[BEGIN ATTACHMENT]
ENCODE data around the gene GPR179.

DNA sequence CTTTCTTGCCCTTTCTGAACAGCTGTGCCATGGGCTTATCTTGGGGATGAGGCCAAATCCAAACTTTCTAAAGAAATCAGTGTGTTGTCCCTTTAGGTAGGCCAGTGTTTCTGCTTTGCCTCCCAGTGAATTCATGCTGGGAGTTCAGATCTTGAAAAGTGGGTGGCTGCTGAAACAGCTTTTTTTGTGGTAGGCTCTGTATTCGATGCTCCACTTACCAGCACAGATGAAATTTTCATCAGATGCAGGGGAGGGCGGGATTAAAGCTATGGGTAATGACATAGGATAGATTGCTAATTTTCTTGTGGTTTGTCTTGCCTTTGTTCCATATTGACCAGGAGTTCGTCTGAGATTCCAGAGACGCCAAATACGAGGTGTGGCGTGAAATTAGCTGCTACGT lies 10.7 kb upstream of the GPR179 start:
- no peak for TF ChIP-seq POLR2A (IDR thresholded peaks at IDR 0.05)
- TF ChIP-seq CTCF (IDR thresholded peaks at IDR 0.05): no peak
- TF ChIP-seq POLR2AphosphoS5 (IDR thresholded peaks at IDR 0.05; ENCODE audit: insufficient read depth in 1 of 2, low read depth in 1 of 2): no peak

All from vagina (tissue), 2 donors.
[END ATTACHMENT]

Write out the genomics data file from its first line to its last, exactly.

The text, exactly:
ENCODE data around the gene GPR179.

DNA sequence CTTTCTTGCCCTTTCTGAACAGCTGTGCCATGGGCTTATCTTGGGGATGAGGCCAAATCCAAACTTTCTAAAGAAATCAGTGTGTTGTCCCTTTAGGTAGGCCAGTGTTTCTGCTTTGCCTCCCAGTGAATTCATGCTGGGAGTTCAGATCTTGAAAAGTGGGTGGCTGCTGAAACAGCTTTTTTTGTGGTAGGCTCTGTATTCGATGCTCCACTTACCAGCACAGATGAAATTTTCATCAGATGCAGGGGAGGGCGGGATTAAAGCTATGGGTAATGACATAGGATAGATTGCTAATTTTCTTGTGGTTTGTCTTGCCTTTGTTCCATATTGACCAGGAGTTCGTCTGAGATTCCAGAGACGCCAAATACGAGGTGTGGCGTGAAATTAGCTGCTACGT lies 10.7 kb upstream of the GPR179 start:
- no peak for TF ChIP-seq POLR2A (IDR thresholded peaks at IDR 0.05)
- TF ChIP-seq CTCF (IDR thresholded peaks at IDR 0.05): no peak
- TF ChIP-seq POLR2AphosphoS5 (IDR thresholded peaks at IDR 0.05; ENCODE audit: insufficient read depth in 1 of 2, low read depth in 1 of 2): no peak

All from vagina (tissue), 2 donors.